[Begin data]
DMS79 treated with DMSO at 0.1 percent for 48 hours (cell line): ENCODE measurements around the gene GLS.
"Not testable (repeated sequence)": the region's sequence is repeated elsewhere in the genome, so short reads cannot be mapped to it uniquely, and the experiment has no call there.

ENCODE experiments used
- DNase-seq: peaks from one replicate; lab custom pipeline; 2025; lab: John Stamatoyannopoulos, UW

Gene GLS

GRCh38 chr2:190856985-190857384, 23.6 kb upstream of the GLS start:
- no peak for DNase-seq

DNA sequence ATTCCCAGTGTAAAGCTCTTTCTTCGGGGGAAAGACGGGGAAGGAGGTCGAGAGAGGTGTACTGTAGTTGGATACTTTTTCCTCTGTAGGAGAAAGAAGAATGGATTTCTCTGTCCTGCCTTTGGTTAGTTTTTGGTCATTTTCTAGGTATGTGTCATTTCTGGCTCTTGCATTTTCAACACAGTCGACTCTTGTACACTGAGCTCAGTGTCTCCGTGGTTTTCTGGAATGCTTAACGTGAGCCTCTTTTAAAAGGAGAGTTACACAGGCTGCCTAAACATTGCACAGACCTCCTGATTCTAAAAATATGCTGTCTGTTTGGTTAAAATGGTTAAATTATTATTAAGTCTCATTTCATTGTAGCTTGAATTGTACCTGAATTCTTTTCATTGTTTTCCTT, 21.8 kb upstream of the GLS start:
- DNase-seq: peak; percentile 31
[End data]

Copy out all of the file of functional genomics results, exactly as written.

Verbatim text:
DMS79 treated with DMSO at 0.1 percent for 48 hours (cell line): ENCODE measurements around the gene GLS.
"Not testable (repeated sequence)": the region's sequence is repeated elsewhere in the genome, so short reads cannot be mapped to it uniquely, and the experiment has no call there.

ENCODE experiments used
- DNase-seq: peaks from one replicate; lab custom pipeline; 2025; lab: John Stamatoyannopoulos, UW

Gene GLS

GRCh38 chr2:190856985-190857384, 23.6 kb upstream of the GLS start:
- no peak for DNase-seq

DNA sequence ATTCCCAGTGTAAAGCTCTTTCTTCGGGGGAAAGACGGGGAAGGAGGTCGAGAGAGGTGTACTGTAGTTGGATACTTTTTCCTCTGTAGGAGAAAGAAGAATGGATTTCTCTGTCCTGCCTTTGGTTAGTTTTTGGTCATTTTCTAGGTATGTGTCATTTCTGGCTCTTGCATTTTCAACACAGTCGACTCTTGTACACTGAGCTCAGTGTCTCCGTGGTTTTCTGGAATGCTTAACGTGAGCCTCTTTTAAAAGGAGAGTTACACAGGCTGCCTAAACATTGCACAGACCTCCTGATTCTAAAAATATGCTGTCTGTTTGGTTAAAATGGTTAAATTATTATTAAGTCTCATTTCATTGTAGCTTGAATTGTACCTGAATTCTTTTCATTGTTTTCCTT, 21.8 kb upstream of the GLS start:
- DNase-seq: peak; percentile 31